SEGUIN, HENRY

(fl. c. 1780-1786)

Engraver

From A Dictionary of Irish Artists 1913

Was a native of Dublin, descended from Paul Seguin, a Huguenot refugee from Guienne, who settled in Dublin and carried on business as a sugar-boiler. Henry entered the Dublin Society's Schools in 1780, and on leaving commenced practice as an engraver. He was one of the first Dublin artists to work in the stipple manner; an illustration to the "Sorrows of Werter" was published by him in 1784, and described as "finished in the new method of engraving called stipple engraving." His work was chiefly for the Dublin book-sellers. He contributed plates to the "Hibernian Magazine" and to Walker's "Historic Memoirs of the Irish Bards," 1786, including the frontispiece, a portrait of "Cormac Common." He was also much employed in copying the caricatures ofBunbury and others.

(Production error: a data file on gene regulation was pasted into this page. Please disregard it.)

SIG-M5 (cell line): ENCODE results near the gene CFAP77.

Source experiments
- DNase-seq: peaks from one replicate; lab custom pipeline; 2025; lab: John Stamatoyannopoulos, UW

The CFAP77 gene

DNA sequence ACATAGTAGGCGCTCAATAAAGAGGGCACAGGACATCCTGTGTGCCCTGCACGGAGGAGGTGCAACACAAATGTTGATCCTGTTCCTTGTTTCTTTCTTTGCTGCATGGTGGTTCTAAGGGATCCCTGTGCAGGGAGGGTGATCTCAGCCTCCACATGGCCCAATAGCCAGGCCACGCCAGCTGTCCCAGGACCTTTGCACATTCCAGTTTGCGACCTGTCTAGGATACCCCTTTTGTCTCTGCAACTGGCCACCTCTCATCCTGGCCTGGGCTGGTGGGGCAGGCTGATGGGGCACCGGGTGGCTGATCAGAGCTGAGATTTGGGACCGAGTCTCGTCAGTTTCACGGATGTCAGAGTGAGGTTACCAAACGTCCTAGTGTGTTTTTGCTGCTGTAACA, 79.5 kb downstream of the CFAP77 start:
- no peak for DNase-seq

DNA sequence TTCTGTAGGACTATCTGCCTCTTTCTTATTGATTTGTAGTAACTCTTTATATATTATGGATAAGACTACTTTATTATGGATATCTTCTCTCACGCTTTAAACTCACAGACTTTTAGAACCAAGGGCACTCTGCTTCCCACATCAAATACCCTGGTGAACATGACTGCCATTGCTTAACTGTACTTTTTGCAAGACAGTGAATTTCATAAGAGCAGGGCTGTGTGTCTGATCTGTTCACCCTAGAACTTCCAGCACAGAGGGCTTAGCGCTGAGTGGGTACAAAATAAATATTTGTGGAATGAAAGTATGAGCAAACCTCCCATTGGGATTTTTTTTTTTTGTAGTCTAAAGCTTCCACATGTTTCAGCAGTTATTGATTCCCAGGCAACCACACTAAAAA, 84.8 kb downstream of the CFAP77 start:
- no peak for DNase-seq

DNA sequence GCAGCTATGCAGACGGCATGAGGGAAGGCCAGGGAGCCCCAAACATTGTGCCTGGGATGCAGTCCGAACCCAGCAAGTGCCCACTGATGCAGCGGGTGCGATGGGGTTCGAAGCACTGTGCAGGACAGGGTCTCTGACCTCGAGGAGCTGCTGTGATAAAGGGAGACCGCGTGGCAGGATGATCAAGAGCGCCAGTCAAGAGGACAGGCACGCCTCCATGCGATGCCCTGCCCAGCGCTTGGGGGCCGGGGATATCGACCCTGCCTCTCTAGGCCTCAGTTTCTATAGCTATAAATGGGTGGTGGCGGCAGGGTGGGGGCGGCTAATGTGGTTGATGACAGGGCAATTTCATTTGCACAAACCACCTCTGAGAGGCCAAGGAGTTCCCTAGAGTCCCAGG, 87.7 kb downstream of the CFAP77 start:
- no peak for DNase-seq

In August, 1785, he submitted to the Dublin Society the first two numbers of "a new work, now in course of publication, entitled 'School of Fencing,'" which was to contain fifty folio copper-plates done by him. The Society expressed itself pleased with the execution of the plates, and agreed to subscribe; this work, if ever actually published, has not been met with. Owing to ill-health Seguin was obliged to relinquish the practice of his profession. The date of his death is not known.

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